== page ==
The Court Jester

There are a number of rules of thumb that need to apply where rhetorical discourse involves humour and irony – The Court Jester: Essentially UNLESS you are appointed / recognised / claiming the role of court jester in any given context, then humour comes with a duty of care to its target. If the target … Continue reading “The Court Jester”

The Court Jester

There are many posts here describing and using the idea of “The Court Jester” when it come to rules of attempted rhetorical humour. Charlie Hebdo was probably the highest profile example, and #dankula the Scottish comedian convicted without any prior complaint(!) for an offensive video joke the most recent, but it’s a general question of … Continue reading “The Court Jester”

More on the Court Jester from David Mitchell

Grauniad piece by David Mitchell, on my recurring topic of offence in free speech generally and comedy specifically – (ie  The Court Jester. See also Frankie Boyle generally.) The David Mitchell example is in defense of the real case that led to Mike Ward being fined for offense! We need to separate case of the general public … Continue reading “More on the Court Jester from David Mitchell”

Boris – Court Jester or Politician. He can’t have his cake and eat it.

A theme of mine when people are banging on about humour as a “weapon” is that is does matter how it’s used. There’s no simple right to offend, sarcasm can be cheap, and the context matters. In days of old, the court had a jester so everyone knew it was the “fool” who spoke the … Continue reading “Boris – Court Jester or Politician. He can’t have his cake and eat it.”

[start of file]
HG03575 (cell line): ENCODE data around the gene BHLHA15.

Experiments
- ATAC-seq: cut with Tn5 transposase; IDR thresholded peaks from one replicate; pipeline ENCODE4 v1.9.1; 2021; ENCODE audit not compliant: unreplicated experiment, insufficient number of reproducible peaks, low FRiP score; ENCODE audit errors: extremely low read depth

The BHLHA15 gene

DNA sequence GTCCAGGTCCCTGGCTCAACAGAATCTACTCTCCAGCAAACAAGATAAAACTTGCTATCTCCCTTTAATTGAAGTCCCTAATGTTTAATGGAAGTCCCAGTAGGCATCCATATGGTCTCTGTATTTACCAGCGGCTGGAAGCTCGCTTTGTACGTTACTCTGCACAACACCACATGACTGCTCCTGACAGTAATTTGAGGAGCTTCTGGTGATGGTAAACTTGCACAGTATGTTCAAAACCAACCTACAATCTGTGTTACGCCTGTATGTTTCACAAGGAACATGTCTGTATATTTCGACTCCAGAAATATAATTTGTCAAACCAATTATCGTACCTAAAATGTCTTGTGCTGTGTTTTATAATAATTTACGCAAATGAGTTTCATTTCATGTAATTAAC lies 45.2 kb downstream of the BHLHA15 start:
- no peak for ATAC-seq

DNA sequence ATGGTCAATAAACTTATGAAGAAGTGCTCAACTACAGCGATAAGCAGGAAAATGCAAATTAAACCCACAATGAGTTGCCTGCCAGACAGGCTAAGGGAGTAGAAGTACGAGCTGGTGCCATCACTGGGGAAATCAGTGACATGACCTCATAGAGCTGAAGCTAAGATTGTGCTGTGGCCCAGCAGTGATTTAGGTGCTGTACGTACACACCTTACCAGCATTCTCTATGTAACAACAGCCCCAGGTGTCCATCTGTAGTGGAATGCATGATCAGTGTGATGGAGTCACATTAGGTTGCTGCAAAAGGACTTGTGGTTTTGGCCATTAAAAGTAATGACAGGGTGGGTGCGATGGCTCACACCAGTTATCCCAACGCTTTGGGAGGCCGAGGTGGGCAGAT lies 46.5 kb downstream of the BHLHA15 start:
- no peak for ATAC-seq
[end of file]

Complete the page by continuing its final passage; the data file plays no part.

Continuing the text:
The Court Jester

This is the second of a three related posts. The first was #1 There is No Right to Offend. No-one has the right not to be offended, but any restraint on the freedom to offend is a matter of cultural tolerance and moral motivation, and categorically not any objectively-defined “right” with statutory limitation to giving offense. There … Continue reading “The Court Jester”

Rappaport’s Rule(s)

Rappaport’s first rule of any constructive dialogue that aims to increase knowledge is: You should attempt to re-express your interlocutor’s position so clearly, vividly and fairly that they say “Thanks, I wish I’d thought of putting it that way myself.” Clearly, it’s an extreme version of understand-before-disagree and maybe life’s too short to expect to … Continue reading “Rappaport’s Rule(s)”

Rhetorical Rules of Engagement

Several papers and posts here describe each of these aspects, but even when dealing with would-be factual knowledge, the content may not be entirely objective or logical and anyway, the process is always rhetorical, involving communication between human individuals and the tribes with which we identify. In simplest form: “Tread softly, for you tread upon my … Continue reading “Rhetorical Rules of Engagement”

Context for Humour – The Memes Matter

I have a string to my agenda I call “The Court Jester“. It’s not just about our “freedom” to mock, but also about how it is an essential part of progressive dialogue – dialogue towards human progress that is. Once we understand the limits to logically objective argumentation in human decision-making, proper dialogue is all … Continue reading “Context for Humour – The Memes Matter”